Launched in 2009, the Kepler mission has identified 25 confirmed exoplanets and mission scientists are confident that around 80 percent of the growing family of candidates will be proven to exist in the not-too-distant future.

Although 700 identified alien worlds may seem like a tiny number compared with the estimated 50 billion in the Milky Way, we’ve only just begun this profound journey of scientific discovery. We are only just glimpsing the tip of the proverbial exoplanetary iceberg.

Recent exoplanet discoveries include:

  • A newborn exoplanet spotted growing inside the protoplanetary disk of gas and dust surrounding its parent star.
  • An exoplanet orbiting a binary star system — akin to Star Wars’ fictional world Tatooine.
  • A weird world with a “hotspot” creating a rather nasty atmosphere.
  • An exoplanet that is currently being ripped to shreds by the X-ray radiation from its parent star.
  • An alien world that’s more alien than most: Its atmosphere is darker than coal.

*This number differs to NASA’s Jet Propulsion Laboratory’s “PlanetQuest: New Worlds Atlas” database that currently stands at an exoplanet count of 687. PlanetQuest has a more conservative approach when listing exoplanet discoveries — Schneider’s database displays the discoveries as soon as they are announced.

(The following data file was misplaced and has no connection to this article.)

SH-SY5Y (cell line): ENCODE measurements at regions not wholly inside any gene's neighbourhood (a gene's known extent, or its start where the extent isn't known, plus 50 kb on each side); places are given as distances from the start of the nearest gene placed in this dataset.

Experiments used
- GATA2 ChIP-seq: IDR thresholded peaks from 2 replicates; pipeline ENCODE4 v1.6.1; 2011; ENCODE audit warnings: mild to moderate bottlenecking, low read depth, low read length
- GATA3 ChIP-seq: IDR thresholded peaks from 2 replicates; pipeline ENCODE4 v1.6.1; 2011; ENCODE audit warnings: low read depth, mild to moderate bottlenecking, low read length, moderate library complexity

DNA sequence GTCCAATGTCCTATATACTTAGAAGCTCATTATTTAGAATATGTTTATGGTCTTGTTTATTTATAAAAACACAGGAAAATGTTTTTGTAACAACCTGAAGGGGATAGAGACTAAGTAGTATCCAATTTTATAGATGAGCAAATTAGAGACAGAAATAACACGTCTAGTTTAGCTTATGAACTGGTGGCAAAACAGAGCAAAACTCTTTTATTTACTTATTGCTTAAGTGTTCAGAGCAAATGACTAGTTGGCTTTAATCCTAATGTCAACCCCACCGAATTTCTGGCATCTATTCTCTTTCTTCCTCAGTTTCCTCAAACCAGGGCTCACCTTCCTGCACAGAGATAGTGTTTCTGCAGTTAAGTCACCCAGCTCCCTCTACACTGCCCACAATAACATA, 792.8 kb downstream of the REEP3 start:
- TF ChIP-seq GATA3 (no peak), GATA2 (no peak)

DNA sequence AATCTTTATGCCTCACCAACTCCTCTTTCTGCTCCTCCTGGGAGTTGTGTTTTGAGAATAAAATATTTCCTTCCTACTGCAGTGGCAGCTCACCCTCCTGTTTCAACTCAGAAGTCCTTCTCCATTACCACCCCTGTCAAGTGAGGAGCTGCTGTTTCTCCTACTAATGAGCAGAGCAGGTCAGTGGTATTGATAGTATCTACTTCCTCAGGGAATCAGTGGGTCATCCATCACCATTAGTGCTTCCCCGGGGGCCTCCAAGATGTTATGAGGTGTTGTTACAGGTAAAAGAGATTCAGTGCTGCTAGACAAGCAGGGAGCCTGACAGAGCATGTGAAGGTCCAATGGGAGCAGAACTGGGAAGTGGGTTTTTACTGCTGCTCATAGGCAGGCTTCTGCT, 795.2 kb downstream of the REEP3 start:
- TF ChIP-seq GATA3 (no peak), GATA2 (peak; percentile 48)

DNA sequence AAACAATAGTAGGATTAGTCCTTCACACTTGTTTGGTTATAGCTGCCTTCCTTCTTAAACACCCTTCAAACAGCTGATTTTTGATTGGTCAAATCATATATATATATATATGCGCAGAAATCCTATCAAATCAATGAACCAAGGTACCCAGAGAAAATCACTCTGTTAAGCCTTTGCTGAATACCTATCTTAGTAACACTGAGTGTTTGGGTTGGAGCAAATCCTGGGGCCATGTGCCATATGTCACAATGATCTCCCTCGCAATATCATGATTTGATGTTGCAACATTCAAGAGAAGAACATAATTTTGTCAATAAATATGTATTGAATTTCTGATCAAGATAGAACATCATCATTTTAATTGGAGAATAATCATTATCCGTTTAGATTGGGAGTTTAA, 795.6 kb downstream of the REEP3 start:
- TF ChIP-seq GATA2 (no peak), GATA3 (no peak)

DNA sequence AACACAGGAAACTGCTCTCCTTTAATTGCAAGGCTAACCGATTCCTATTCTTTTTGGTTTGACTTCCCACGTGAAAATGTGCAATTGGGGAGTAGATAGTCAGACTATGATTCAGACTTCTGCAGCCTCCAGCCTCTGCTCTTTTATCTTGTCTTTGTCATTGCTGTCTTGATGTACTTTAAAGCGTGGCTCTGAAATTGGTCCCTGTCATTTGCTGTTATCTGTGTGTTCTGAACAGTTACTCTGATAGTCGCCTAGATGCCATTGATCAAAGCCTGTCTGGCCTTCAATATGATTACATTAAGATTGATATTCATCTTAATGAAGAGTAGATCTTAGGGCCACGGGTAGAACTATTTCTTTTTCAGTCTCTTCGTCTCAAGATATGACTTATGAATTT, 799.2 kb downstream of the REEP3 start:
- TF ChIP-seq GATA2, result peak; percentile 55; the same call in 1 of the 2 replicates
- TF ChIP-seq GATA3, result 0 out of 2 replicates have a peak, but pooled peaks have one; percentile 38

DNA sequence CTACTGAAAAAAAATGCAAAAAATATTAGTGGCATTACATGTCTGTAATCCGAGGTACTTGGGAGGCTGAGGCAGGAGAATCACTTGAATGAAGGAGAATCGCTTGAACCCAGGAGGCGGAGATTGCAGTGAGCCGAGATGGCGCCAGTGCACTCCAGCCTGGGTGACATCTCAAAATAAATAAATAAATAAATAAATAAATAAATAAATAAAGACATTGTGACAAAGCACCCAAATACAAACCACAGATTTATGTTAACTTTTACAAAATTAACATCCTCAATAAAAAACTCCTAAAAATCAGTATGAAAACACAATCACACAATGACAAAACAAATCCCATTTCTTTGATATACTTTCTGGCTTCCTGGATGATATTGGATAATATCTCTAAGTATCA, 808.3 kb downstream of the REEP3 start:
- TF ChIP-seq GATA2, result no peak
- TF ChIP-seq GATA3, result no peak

According to Wesley Traub, chief scientist of NASA’s Exoplanet Exploration Program at the Jet Propulsion Laboratory in Pasadena, Calif., in an interview with SPACE.com, PlanetQuest will list the discovery only when it has been validated, checked, and the study has been accepted for publication. This means the NASA database will always lag behind the European one.

Our producers are all slavishly addicted to their i-Phones so I figured popping that link above in the story would earn me extra brownie points.

Now none of this means that those planets are inhabited. To find that out would require greater magnification than we currently have available. But it does give us some areas to concentrate on. We can focus our attention to see if there are any radio waves or other signs of intelligence.

By the way, if you click on Ian’s name above he has slide shows and videos that you can watch and learn from.

Over the last couple of weeks we have detailed up here some of the many problems the Russian space agency was having as of late. People dying, billion dollar probes wandering off and so on. So, I guess they were due for some good news. Their Phobos-Grunt space probe, which was destined for Mars and not supposed to plummet back to Earth with 12 tons of toxic waste, seems to be alive …. again.